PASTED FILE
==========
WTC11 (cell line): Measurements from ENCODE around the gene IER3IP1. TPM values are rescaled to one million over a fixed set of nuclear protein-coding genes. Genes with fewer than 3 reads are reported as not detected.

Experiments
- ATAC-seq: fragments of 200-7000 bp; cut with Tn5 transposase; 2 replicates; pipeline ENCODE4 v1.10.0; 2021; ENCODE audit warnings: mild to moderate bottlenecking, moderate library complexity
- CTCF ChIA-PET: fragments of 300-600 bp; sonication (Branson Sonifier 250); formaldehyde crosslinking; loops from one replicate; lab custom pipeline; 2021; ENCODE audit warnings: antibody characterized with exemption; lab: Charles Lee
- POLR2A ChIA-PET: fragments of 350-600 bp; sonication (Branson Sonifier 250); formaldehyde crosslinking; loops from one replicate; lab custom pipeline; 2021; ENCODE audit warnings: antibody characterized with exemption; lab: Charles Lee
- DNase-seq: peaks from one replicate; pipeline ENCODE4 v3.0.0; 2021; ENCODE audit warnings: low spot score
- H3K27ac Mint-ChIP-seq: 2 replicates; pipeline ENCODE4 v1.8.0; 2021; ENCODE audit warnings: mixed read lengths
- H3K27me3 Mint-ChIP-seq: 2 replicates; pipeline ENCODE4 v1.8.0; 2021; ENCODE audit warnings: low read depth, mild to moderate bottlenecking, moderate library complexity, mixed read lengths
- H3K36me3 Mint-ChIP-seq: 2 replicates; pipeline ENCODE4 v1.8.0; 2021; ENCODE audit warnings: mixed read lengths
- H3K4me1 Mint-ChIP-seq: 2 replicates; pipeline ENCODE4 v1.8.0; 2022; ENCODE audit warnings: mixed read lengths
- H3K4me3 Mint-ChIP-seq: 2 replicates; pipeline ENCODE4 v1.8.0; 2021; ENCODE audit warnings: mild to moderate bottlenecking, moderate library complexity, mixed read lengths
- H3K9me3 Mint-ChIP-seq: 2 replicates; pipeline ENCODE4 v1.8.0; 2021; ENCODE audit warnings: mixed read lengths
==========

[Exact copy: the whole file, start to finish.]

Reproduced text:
WTC11 (cell line): Measurements from ENCODE around the gene IER3IP1. TPM values are rescaled to one million over a fixed set of nuclear protein-coding genes. Genes with fewer than 3 reads are reported as not detected.

Experiments
- ATAC-seq: fragments of 200-7000 bp; cut with Tn5 transposase; 2 replicates; pipeline ENCODE4 v1.10.0; 2021; ENCODE audit warnings: mild to moderate bottlenecking, moderate library complexity
- CTCF ChIA-PET: fragments of 300-600 bp; sonication (Branson Sonifier 250); formaldehyde crosslinking; loops from one replicate; lab custom pipeline; 2021; ENCODE audit warnings: antibody characterized with exemption; lab: Charles Lee
- POLR2A ChIA-PET: fragments of 350-600 bp; sonication (Branson Sonifier 250); formaldehyde crosslinking; loops from one replicate; lab custom pipeline; 2021; ENCODE audit warnings: antibody characterized with exemption; lab: Charles Lee
- DNase-seq: peaks from one replicate; pipeline ENCODE4 v3.0.0; 2021; ENCODE audit warnings: low spot score
- H3K27ac Mint-ChIP-seq: 2 replicates; pipeline ENCODE4 v1.8.0; 2021; ENCODE audit warnings: mixed read lengths
- H3K27me3 Mint-ChIP-seq: 2 replicates; pipeline ENCODE4 v1.8.0; 2021; ENCODE audit warnings: low read depth, mild to moderate bottlenecking, moderate library complexity, mixed read lengths
- H3K36me3 Mint-ChIP-seq: 2 replicates; pipeline ENCODE4 v1.8.0; 2021; ENCODE audit warnings: mixed read lengths
- H3K4me1 Mint-ChIP-seq: 2 replicates; pipeline ENCODE4 v1.8.0; 2022; ENCODE audit warnings: mixed read lengths
- H3K4me3 Mint-ChIP-seq: 2 replicates; pipeline ENCODE4 v1.8.0; 2021; ENCODE audit warnings: mild to moderate bottlenecking, moderate library complexity, mixed read lengths
- H3K9me3 Mint-ChIP-seq: 2 replicates; pipeline ENCODE4 v1.8.0; 2021; ENCODE audit warnings: mixed read lengths